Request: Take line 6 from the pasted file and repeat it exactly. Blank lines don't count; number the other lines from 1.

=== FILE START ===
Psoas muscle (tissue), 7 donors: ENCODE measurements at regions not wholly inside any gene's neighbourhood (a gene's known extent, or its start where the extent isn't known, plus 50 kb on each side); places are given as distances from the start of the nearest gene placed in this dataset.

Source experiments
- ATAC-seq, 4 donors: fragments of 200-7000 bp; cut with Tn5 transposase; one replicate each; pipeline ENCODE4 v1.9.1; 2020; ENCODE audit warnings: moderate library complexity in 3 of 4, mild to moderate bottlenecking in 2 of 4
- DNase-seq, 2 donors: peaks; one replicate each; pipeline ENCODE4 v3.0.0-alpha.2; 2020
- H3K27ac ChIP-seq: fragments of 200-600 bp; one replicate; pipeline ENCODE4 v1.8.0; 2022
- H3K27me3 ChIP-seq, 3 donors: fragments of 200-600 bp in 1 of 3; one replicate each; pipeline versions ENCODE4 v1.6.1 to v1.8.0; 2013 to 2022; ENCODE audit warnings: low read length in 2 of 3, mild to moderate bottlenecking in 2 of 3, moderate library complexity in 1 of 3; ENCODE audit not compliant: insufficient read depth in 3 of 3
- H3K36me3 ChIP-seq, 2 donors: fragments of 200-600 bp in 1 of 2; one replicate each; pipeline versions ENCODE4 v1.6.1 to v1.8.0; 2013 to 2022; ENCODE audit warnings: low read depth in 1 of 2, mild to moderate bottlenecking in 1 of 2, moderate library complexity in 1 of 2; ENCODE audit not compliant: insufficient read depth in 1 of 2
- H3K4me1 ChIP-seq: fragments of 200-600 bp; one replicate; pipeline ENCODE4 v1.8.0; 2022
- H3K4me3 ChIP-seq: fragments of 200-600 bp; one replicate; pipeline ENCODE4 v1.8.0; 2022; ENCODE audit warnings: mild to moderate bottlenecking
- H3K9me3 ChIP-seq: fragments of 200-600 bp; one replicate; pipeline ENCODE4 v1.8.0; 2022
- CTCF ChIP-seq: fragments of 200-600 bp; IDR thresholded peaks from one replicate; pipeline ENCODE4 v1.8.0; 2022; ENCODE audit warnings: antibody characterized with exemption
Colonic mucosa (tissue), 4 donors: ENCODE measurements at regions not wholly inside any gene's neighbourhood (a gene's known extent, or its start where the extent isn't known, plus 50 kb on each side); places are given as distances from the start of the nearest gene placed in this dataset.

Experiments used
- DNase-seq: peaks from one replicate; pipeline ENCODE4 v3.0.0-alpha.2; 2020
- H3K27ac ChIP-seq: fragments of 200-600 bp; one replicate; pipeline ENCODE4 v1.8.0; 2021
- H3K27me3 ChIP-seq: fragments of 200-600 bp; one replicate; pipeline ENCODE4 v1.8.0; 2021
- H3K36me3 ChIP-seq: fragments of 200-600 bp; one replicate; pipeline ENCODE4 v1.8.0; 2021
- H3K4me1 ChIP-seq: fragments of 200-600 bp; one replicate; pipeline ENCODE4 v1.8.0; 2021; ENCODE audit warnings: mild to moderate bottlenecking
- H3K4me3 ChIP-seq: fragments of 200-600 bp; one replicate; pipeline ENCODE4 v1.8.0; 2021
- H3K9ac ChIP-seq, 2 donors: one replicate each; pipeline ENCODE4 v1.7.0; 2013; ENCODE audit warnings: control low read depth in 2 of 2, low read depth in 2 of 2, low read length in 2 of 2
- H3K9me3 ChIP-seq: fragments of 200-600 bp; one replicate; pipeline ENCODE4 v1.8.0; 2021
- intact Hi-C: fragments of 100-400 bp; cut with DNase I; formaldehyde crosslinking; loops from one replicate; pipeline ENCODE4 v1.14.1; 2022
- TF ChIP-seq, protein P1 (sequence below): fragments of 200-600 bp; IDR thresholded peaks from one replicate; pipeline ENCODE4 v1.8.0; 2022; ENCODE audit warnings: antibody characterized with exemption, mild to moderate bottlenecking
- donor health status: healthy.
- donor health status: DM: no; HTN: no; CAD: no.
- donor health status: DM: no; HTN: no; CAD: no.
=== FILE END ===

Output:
- H3K27me3 ChIP-seq, 3 donors: fragments of 200-600 bp in 1 of 3; one replicate each; pipeline versions ENCODE4 v1.6.1 to v1.8.0; 2013 to 2022; ENCODE audit warnings: low read length in 2 of 3, mild to moderate bottlenecking in 2 of 3, moderate library complexity in 1 of 3; ENCODE audit not compliant: insufficient read depth in 3 of 3